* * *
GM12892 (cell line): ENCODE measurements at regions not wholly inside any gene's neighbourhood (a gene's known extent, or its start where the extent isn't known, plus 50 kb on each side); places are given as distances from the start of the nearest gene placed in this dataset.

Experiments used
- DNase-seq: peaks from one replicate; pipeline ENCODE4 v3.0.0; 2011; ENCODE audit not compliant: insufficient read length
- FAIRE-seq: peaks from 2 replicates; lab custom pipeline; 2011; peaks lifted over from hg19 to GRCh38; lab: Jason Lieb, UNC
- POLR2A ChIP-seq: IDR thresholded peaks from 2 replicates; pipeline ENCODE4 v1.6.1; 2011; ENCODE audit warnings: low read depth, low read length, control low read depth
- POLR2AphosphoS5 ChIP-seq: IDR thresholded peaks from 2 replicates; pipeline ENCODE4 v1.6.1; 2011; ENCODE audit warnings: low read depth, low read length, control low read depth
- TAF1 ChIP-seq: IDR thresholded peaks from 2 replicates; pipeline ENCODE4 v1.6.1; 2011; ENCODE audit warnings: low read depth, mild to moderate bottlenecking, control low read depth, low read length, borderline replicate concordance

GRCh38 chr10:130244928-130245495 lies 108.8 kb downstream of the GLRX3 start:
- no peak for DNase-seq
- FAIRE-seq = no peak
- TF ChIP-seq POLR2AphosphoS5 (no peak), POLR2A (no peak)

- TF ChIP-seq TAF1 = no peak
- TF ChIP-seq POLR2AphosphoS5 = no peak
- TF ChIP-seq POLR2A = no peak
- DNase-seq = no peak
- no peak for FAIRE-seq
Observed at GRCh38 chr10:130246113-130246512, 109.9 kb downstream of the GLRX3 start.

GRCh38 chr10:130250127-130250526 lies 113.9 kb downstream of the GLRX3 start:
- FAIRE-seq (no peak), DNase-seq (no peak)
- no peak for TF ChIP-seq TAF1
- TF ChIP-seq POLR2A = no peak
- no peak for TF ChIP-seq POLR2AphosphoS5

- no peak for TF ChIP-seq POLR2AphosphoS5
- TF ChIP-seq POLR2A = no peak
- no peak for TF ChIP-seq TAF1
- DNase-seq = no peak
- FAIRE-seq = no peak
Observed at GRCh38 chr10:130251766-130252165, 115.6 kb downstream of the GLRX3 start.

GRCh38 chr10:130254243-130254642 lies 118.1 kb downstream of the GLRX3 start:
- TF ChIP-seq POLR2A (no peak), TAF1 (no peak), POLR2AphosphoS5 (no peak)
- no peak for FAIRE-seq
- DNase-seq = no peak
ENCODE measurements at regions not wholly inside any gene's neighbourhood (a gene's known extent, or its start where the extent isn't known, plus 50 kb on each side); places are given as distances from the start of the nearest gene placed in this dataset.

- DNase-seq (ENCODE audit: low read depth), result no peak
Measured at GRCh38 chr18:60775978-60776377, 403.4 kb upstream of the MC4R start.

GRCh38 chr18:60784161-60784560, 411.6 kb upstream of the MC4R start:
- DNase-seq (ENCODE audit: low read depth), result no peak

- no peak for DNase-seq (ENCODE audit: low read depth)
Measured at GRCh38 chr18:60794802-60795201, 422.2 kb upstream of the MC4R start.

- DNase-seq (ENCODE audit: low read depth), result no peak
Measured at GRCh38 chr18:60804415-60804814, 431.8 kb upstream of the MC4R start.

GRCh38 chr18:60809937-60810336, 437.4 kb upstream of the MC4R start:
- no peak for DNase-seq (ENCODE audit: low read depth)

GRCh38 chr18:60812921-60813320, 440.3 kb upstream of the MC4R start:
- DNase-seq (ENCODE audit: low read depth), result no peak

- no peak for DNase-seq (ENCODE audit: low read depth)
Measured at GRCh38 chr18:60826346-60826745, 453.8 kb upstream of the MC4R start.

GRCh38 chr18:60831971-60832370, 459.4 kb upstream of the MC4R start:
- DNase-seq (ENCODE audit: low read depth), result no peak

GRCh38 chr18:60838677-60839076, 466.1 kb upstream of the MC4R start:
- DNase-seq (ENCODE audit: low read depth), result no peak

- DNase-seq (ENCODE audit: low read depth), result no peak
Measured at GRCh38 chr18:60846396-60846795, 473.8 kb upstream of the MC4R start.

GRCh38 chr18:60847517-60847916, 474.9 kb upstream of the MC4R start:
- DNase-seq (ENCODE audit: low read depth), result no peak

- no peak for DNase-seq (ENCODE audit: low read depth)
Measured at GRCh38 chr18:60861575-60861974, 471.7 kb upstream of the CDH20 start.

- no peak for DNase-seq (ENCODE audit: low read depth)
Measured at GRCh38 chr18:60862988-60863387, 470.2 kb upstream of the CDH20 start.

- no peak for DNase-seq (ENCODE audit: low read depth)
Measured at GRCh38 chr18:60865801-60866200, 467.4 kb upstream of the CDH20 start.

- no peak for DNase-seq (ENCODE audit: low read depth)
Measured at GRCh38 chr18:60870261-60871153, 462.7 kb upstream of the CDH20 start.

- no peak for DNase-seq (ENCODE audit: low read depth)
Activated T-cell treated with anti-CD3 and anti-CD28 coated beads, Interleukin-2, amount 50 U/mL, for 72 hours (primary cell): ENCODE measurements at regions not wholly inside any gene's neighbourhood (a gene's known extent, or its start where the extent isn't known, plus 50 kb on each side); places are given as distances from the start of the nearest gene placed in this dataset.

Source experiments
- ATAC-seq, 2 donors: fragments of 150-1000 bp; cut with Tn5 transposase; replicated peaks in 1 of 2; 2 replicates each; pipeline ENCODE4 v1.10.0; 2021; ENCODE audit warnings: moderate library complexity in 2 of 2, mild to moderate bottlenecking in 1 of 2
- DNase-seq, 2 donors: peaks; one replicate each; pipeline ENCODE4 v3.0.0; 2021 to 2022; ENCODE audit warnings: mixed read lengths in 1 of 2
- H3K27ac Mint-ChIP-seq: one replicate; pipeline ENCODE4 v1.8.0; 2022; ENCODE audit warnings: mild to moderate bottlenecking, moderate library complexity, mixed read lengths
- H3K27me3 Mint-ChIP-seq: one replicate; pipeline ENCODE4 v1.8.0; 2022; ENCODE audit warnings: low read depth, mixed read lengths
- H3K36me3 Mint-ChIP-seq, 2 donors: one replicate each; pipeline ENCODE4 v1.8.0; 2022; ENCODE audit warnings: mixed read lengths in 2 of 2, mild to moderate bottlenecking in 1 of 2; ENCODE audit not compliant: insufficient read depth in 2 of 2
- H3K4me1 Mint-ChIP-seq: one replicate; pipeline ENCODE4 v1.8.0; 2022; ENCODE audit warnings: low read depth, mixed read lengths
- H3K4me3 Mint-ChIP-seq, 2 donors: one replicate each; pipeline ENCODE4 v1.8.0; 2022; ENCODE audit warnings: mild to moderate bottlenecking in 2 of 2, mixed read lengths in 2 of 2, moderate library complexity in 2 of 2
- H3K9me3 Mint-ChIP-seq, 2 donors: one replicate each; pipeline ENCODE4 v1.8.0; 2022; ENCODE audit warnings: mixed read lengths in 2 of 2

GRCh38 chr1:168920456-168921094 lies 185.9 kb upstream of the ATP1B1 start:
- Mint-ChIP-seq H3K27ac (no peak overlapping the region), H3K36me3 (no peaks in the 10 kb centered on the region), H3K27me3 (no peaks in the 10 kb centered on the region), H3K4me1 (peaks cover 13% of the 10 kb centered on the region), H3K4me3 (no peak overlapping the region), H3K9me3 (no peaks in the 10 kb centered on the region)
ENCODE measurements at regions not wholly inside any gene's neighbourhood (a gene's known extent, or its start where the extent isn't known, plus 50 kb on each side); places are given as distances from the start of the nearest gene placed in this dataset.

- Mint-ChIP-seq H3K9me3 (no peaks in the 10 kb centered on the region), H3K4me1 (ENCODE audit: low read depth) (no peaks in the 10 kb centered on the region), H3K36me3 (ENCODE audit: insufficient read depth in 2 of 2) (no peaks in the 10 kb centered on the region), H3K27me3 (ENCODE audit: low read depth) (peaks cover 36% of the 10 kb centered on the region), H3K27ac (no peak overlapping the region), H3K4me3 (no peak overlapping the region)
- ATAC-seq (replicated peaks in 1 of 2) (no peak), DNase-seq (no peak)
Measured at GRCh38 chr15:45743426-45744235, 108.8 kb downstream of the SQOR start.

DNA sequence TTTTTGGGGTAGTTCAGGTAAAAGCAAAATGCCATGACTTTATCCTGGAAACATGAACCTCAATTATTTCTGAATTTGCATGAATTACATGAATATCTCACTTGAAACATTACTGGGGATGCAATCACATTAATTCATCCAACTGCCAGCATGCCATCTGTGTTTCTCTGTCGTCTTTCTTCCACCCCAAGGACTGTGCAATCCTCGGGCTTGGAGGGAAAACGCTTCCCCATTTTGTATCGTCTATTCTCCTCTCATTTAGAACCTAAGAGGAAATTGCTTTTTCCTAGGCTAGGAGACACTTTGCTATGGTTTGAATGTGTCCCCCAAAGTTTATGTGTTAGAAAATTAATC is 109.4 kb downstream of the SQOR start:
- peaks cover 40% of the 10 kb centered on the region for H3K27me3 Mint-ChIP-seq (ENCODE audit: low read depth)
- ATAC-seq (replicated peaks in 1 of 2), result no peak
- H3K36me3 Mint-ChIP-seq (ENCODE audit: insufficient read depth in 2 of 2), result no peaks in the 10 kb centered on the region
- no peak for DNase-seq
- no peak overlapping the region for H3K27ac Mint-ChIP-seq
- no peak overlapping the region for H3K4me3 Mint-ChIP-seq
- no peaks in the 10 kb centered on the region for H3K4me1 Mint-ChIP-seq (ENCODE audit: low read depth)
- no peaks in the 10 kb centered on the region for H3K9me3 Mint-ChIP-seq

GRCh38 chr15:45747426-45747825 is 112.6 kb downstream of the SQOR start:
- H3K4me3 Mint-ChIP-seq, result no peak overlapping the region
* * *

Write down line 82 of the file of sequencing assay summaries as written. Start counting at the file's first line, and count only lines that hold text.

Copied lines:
- peaks cover 40% of the 10 kb centered on the region for H3K27me3 Mint-ChIP-seq (ENCODE audit: low read depth)